Floodplain quandry in Felixstowe
HOW could Felixstowe cope with a massive flood caused by a sea surge when two inches of snow resulted in chaos on the region's roads?That's the question being posed by a couple battling to stop development on a designated flood plain opposite their home, land which they claim currently acts as a soakaway when water overtops sea walls.
By Richard Cornwell
HOW could Felixstowe cope with a massive flood caused by a sea surge when two inches of snow resulted in chaos on the region's roads?
That's the question being posed by a couple battling to stop development on a designated flood plain opposite their home, land which they claim currently acts as a soakaway when water overtops sea walls.
Edwina and Bob Rust, of Manor Terrace, say that while the new homes will be built to higher levels and standards to cope with flooding risks, their house will not have the same protection – and will be in even more danger in a flood.
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The couple were left even more worried after attending a conference in Norwich to commemorate the 1953 floods and examine future risks.
"All present left the conference in the knowledge that a surge tide similar or larger than the one in 1953 will happen again – we just do not know when," said Mrs Rust.
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"Yes, we are better protected, yes, we will receive an earlier warning, and hopefully no lives will be lost.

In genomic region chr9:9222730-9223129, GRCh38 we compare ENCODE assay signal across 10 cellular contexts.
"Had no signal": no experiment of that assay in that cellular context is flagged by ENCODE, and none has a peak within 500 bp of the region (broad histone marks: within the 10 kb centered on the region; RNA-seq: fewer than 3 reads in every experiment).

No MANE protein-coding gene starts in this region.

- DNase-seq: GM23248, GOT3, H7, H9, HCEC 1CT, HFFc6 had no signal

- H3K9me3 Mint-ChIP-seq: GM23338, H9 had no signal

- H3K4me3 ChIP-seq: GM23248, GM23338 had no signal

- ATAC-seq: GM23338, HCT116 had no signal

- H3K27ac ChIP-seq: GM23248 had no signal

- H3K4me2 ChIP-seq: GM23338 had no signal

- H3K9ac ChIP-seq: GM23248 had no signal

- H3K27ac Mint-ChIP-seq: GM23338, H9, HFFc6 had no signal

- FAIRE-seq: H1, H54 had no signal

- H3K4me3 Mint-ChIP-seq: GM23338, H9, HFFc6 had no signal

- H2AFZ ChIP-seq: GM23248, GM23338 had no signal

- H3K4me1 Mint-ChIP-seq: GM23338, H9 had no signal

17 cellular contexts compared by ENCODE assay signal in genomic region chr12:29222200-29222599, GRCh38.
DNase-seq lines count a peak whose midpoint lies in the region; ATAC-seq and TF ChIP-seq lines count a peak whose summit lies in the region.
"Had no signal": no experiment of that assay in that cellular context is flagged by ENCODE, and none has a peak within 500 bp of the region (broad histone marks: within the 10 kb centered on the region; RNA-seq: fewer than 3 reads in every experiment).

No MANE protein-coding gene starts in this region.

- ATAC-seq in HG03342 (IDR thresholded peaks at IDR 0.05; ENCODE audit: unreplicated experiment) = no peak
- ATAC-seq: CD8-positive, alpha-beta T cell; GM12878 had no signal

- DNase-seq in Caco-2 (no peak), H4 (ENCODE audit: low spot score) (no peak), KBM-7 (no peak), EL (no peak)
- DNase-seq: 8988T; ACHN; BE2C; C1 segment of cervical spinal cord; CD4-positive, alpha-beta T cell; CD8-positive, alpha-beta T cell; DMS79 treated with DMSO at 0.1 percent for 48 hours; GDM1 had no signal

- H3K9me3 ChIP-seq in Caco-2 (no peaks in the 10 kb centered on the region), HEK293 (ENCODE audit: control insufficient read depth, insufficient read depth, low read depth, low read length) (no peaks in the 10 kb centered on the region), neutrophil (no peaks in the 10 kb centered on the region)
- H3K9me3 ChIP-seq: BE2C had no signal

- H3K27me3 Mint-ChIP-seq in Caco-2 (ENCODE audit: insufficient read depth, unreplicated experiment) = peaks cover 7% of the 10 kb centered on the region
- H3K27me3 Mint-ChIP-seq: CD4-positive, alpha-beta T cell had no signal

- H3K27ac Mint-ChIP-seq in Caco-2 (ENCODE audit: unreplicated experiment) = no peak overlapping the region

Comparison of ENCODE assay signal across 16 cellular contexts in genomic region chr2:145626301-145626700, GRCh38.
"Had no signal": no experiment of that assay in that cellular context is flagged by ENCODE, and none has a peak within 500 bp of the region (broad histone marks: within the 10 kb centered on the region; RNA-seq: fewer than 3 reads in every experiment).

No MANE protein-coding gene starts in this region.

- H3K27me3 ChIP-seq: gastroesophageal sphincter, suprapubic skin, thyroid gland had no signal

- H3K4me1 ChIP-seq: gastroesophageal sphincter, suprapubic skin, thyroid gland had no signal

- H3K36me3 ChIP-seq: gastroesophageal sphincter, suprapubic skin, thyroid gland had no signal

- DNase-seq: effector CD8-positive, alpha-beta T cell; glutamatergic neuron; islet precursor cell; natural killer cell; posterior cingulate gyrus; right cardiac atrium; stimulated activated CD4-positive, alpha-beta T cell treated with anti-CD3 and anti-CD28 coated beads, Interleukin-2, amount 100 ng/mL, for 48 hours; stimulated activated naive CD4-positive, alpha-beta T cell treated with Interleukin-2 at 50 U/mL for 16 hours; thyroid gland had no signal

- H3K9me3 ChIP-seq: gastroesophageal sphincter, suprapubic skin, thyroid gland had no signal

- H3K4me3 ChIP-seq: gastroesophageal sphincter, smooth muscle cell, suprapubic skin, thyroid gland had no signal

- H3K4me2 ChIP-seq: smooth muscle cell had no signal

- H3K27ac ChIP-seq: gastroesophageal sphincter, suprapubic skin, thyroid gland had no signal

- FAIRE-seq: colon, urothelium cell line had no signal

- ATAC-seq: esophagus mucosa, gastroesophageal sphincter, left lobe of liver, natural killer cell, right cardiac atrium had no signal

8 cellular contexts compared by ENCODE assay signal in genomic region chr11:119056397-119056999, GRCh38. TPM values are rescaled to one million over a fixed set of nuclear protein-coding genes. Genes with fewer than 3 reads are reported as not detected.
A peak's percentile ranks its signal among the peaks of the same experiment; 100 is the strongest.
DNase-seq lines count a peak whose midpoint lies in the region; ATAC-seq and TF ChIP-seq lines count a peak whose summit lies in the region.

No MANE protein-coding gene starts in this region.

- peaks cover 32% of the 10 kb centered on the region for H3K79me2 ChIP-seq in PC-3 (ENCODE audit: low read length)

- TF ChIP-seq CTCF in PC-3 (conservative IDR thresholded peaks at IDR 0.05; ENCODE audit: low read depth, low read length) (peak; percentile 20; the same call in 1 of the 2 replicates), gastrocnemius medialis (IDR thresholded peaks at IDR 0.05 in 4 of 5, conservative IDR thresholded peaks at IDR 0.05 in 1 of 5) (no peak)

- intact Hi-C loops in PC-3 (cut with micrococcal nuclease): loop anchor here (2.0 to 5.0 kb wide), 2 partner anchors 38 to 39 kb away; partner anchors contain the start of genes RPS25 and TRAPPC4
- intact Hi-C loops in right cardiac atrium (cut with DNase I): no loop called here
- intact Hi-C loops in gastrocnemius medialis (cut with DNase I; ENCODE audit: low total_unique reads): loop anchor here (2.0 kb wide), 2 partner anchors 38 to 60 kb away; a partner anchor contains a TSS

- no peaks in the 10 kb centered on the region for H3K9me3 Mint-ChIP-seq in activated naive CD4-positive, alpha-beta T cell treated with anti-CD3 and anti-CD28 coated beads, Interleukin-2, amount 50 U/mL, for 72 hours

"But given all the emergency planning expertise we have now, we were still not able to cope with the snowstorms last week.
"Our journey to and from Felixstowe took more than two hours each way. But we were the fortunate ones, many were stranded on motorways all night.
"How could we possibly cope if there was a flood again?"
Mr and Mrs Rust, who have been refused insurance for their home by two major insurers because of the flood plain, called on Suffolk Coastal to abandon its plan for homes and leisure attractions on the 17-acre south seafront.
"According to the experts to whom we spoke, building on flood plains is not a sensible idea and they could not understand any authority doing it at the present time," said Mrs Rust.
"One highly qualified member of the Environment Agency felt that government guidelines regarding building on floodplains was worded in an ambiguous manner and this particular guideline would be undergoing review shortly."
Suffolk Coastal council said it had sent a represent to the conference to hear the latest information.
It was expecting a planning application for the south seafront from its partner Bloor Homes soon and advice would be taken from the Environment Agency about the project and any measures needed to safeguard the homes.
Professor Andrew Watkinson, of the Tyndall Centre for Climate Change, said growing storm frequency and rising sea levels could lead to more flooding.
"A lot of people work on a ball park figure of around 50 to 100 centimetres. The computer models also seem to indicate that there will be an increase in climate variability and we're presently seeing evidence of an increase in storminess – but there can be no precision attached to it yet," he said.